Edit ModuleShow Tags

Are you investing -- or gambling?



In a recent Wall Street Journal article, a Wall Street sage noted that the average holding period for stocks has fallen from eight years in 1960 to seven months today. That’s not investing; it’s gambling!

Unfortunately, I see many business people with the same “quick money” philosophy, and I rarely see it work well. Instant gratification is everywhere. Fast food, easy credit (well … used to be), instant messaging, 15-minute exercise programs, overnight shipping, one-click shopping and drive-through coffee shops, some of which I use, have trained us to look for instant gratification in all areas.

Speed is often a useful tool in business. I merely have to hear one good comment about a book and I’m off to Amazon.com because I can order it in the time it takes to peel a banana. I often counsel executives to try to increase their return-on-time by finding faster methods to achieve the same, or better, results. Reduce labor intensity and assets required and you win, as long as the results are good. However, just like fine wine, leadership skills, most business strategies and many capital investments take time to develop.

When one of my sons was young and we went to a new restaurant, he would ask, “Is this a fast-food or a slow-food restaurant?” He didn’t like slow-food restaurants. (He’s soon marrying a gal who learned to cook at Le Cordon Bleu cooking school so has learned to appreciate slow food). Just like food, some business activities respond well to speed and some respond to slow cooking. No one, except perhaps a college student, cooks everything in a microwave!

Many of us complain about the “entitlement” attitude that some of the younger generation exhibits. I’m pretty sure that many investors, boards of directors and CEOs have it just as bad, looking for quick returns when patience may be required.

When I wrote this, I was in a physical therapy office dealing with a problem brought on by trying to pretend I’m still 25. Another patient who just had surgery was whining because he could barely bend his leg. The physical therapist said, “Repeat after me: I just had surgery, I just had surgery, I just had surgery.”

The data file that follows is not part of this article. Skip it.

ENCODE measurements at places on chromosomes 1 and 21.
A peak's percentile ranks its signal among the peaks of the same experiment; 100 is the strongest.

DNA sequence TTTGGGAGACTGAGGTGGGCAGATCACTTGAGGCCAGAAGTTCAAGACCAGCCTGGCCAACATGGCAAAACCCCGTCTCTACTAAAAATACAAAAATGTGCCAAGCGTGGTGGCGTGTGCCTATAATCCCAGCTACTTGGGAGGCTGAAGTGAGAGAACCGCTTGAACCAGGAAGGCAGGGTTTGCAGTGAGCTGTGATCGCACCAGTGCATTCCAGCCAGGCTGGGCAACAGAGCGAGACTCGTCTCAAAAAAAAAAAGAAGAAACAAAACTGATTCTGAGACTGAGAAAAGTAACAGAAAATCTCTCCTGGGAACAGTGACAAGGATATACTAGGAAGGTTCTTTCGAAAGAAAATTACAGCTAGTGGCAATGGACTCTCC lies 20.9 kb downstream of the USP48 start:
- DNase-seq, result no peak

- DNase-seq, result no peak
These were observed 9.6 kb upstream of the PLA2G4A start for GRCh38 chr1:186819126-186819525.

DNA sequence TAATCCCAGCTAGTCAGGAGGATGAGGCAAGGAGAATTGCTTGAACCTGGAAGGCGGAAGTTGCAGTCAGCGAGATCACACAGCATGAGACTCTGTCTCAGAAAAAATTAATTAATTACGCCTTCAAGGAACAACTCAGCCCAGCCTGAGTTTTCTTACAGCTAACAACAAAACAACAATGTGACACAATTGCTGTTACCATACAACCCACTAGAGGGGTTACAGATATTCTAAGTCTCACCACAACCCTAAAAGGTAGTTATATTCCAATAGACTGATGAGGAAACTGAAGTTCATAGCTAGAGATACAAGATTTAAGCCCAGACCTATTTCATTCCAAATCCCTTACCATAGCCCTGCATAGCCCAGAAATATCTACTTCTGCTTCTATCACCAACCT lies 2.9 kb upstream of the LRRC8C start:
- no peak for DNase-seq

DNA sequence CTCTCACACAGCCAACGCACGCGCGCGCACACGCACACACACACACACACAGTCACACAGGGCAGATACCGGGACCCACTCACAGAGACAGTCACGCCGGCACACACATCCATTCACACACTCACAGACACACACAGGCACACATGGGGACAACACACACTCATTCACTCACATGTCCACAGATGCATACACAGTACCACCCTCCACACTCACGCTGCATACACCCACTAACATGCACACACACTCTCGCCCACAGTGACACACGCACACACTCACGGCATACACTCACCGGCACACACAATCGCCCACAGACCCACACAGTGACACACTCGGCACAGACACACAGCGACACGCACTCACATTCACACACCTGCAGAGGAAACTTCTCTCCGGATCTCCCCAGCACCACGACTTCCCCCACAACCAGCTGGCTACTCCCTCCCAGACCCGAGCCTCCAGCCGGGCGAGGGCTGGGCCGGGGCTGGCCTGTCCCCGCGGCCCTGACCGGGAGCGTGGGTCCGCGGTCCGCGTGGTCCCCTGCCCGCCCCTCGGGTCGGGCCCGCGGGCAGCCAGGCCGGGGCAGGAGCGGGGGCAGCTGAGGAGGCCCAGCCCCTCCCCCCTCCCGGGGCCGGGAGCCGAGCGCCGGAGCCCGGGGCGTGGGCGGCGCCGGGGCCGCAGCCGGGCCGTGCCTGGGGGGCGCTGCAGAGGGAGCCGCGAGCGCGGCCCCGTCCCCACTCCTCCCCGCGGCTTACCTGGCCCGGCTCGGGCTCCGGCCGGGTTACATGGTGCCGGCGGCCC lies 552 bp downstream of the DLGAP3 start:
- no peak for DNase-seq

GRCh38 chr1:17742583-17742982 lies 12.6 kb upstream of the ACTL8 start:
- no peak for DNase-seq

Although speed can be an extremely valuable attribute, we sometimes need to remind ourselves that Rome wasn’t built in a day, Château Lafite Rothschild spends a couple of years in barrels before bottling and some of our investments in business won’t produce a payday for several years.

Using the right time horizon for investments, whether financial or otherwise, is necessary to calculate success.
 

Edit Module
Todd Ordal

Todd Ordal is President of Applied Strategy LLC. Todd helps CEOs achieve better financial results, become more effective leaders and sleep easier at night. He speaks, writes, consults and advises on issues of strategy and leadership. Todd is a former CEO and has led teams as large as 7,000. Follow Todd on Twitter here. You can also find Todd at http://www.appliedstrategy.info,  303-527-0417 or todd@appliedstrategy.info

Get more of our current issue | Subscribe to the magazine | Get the Free e-newsletter

Edit ModuleShow Tags

Archive »Related Articles

Flying Horse names new sales director

Jeffrey Howell has joined The Lodge at Flying Horse as director of sales and marketing.

Top five biggest mistakes in blended-family estate plans

A blended family is one where one or both spouses have children from previous relationships. Their estate planning needs can be quite different from those of families where all the children are from the current marriage.

Monkeys, geese, cans and talent strategy

When you locate your company in a place where people want to live such as Colorado, you’re already one step ahead of the competition for talent. But only one step.